For the first time, researchers in Germany have been able to create spinal cords in a Petri dish. To be more precise, they didn’t grow complete spinal cords, but neuroepithelial cysts, which are ellipsoid like and were about 60 μm in diameter. These cells express factors that are associated with spinal cord tissue and are in many ways similar to it.
Regenerative medicine is entering its golden age, with new techniques showing more and more promise; the list of tissues that can be grown from scratch and then used continues to grow, and it may not be long before we can add spinal cells to the list. Continue Reading »
China will probably have 1 million people with spinal cord injury in 2020 (80,000 per year). One third of the spinal cord injury people in the world. The US has about 10,000 spinal cord injury patients per year.
Wise Young, MD, PhD Professor and Chair, Department of Cell Biology and Neuroscience, Rutgers University Director, W.M. Keck Center for Collaborative Neuroscience Presents a talk at the March 2008 Spinal Cord Workshop: “Spinal Cord Injury: What are the barriers to cure?” Continue Reading »
For most people, when they hear the word “quadriplegic,” their mind goes straight to an image of Christopher Reeve in his wheelchair. Or when they hear “spinal cord injury,” they think the worst of it is that we can’t walk.But how a body is affected and can still function despite the main nerve being down is quite something. From lesser-known secondary effects to the body’s impressive resiliency, here are seven surprising facts about spinal cord injuries. Continue Reading »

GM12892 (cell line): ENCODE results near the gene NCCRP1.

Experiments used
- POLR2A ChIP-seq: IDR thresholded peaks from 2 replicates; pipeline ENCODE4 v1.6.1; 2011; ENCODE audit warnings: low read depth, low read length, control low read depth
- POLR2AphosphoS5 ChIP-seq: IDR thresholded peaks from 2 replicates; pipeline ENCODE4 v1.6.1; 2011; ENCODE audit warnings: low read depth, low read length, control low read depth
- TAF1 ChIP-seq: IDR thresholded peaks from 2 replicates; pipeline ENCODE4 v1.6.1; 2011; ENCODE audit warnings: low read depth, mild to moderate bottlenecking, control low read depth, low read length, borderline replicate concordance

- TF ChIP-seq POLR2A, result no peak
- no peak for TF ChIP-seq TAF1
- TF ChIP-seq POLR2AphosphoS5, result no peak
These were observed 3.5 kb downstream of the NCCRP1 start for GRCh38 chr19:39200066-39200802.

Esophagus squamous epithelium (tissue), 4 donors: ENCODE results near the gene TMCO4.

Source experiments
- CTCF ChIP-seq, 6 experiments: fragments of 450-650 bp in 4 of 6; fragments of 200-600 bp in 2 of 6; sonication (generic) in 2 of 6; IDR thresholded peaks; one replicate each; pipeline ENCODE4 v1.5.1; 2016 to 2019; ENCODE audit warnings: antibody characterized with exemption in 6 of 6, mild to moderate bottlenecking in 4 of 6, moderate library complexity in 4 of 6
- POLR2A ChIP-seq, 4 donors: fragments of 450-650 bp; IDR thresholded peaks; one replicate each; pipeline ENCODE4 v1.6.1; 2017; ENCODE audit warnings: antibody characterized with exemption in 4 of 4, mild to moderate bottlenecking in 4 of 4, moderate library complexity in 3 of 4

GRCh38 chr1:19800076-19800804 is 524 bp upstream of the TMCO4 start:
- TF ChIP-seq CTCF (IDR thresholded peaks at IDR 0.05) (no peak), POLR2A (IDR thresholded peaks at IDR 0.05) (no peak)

The Buoniconti Fund and National Spinal Cord Injury Association (NSCIA), intend to jointly implement a coordinated national network of local support groups called the Spinal Network. Together, the Spinal Network will establish consistent standards for local groups wishing to provide support for the people living with Spinal Cord Injury and Disorders (SCI/D), with an emphasis upon groups that promote independence and active lifestyle community integration. Continue Reading »
Maintaining health can prevent secondary complications from developing, new book says
oanne Smith and Kylie James knew that diet plays a significant role in the health of people with neurological disorders. But they couldn’t find published material to that back knowledge up.
So Smith, a registered nutritionist with a spinal cord injury, and James, a nutritionist and occupational therapist specializing in neurological disorders, decided to produce a book themselves. They did it with a grant from the Paralyzed Veterans of America. Continue Reading »
New Brunswick, NJ – Walking is the obvious goal for individuals who have a chronic spinal cord injury, but it is not the only one. Regaining sensation and continence control also are important goals that can positively impact an individual’s quality of life. New hope for reversing the effects of spinal cord injury may be found in a combination of stem cell therapy and physical therapy as reported in Cell Transplantation by scientists at the University of Medicine and Dentistry of New Jersey-Robert Wood Johnson Medical School. Continue Reading »